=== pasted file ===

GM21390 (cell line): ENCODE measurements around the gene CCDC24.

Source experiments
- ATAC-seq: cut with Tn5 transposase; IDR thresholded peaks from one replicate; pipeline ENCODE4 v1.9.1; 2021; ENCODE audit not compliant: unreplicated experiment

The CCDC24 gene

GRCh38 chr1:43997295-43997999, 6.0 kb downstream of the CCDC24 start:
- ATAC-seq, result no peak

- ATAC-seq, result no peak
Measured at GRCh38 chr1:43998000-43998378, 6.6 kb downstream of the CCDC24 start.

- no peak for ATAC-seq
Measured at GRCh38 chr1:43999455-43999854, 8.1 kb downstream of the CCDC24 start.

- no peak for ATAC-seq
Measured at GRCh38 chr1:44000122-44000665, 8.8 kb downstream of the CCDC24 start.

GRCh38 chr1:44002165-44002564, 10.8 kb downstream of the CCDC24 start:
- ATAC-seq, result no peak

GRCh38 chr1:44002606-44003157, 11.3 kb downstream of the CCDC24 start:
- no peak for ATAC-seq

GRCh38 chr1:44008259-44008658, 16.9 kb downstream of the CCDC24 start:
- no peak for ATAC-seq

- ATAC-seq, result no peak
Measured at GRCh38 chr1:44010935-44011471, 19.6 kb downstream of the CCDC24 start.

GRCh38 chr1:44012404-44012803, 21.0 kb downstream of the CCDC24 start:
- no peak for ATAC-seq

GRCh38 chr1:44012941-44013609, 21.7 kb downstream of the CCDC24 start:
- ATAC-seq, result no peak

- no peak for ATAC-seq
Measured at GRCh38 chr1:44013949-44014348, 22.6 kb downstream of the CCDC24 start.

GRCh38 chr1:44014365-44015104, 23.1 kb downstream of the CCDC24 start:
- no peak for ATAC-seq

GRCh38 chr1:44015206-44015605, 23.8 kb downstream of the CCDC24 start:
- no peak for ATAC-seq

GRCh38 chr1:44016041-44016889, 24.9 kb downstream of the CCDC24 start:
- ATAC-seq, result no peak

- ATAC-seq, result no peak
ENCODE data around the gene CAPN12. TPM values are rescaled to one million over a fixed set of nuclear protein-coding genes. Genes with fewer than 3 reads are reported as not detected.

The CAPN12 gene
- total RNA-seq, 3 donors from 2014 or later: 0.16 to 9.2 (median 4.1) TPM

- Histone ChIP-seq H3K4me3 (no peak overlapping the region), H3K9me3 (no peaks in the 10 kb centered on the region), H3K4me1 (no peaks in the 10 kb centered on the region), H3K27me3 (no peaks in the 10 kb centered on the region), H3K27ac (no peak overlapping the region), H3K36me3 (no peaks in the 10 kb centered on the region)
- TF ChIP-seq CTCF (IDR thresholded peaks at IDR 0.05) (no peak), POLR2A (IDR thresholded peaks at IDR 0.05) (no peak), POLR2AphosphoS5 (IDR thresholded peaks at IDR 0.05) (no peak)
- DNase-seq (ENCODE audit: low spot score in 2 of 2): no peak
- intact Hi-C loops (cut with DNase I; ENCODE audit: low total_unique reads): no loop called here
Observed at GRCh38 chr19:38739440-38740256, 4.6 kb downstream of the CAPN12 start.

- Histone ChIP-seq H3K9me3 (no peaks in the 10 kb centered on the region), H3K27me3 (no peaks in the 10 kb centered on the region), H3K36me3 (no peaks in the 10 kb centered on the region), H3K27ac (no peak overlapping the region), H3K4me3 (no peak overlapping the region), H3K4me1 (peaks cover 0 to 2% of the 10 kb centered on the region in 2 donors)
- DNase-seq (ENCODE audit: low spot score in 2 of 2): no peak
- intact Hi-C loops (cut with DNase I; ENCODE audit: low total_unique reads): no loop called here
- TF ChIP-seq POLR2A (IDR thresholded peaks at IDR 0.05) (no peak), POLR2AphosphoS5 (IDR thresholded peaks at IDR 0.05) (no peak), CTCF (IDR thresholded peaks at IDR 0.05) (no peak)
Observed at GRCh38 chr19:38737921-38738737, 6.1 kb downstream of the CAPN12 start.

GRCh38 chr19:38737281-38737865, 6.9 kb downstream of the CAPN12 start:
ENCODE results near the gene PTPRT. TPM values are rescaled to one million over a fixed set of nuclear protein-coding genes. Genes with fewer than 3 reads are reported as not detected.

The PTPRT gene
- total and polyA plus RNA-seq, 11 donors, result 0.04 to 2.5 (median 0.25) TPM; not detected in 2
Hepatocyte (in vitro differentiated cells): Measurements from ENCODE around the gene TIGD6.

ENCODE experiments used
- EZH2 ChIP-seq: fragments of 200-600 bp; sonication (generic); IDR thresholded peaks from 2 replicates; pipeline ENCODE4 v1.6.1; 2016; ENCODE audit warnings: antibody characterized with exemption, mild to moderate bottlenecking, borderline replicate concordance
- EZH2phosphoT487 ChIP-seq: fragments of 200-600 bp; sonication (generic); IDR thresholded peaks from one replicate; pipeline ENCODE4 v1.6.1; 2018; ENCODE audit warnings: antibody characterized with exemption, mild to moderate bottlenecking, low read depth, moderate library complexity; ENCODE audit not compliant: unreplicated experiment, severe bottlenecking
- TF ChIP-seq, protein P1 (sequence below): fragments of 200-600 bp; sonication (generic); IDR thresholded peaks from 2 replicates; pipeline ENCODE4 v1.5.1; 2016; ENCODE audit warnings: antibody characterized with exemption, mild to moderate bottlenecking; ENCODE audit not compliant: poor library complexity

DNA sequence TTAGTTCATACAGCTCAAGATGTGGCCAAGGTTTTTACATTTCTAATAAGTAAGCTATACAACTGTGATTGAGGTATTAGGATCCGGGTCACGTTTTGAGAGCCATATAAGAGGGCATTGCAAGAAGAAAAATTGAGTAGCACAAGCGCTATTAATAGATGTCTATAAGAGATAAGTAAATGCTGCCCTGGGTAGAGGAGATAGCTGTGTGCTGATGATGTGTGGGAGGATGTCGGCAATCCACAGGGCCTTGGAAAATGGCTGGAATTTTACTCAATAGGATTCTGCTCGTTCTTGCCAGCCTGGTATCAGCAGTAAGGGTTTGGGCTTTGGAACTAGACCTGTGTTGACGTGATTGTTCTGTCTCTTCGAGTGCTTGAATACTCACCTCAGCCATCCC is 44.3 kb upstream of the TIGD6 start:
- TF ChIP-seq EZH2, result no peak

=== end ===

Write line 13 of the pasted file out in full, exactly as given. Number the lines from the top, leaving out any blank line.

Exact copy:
GRCh38 chr1:44002165-44002564, 10.8 kb downstream of the CCDC24 start: